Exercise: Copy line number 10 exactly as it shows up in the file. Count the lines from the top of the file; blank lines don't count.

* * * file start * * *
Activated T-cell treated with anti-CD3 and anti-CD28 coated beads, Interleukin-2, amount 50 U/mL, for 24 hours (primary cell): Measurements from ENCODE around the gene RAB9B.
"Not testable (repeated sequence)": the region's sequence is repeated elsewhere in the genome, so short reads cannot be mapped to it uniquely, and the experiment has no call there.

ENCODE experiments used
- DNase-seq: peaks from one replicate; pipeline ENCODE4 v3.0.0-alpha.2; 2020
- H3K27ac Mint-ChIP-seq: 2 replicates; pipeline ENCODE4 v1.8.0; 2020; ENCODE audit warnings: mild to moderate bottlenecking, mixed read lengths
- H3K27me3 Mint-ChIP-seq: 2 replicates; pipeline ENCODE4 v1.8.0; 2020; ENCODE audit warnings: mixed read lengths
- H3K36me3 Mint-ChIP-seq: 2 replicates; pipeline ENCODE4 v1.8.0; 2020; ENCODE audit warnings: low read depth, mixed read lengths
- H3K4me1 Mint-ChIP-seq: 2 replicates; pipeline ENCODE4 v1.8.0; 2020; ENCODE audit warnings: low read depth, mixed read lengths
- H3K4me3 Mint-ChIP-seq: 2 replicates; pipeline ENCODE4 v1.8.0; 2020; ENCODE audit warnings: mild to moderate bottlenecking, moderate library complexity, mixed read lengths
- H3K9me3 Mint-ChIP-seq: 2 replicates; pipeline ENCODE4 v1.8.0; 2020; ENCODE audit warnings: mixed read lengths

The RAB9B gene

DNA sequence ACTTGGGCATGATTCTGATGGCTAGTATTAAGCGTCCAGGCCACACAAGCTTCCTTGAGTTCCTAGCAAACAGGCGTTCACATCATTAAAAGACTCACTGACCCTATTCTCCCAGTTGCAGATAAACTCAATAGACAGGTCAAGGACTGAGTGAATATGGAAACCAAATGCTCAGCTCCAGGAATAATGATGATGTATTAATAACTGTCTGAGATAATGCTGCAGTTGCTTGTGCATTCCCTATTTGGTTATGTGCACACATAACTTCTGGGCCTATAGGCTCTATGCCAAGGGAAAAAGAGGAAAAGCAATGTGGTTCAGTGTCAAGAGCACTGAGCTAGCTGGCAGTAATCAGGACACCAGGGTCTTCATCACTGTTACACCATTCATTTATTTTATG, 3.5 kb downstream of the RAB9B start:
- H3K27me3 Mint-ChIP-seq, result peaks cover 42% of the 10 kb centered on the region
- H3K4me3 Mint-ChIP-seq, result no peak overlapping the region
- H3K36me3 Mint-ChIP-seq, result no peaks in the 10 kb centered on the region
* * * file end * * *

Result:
- H3K9me3 Mint-ChIP-seq: 2 replicates; pipeline ENCODE4 v1.8.0; 2020; ENCODE audit warnings: mixed read lengths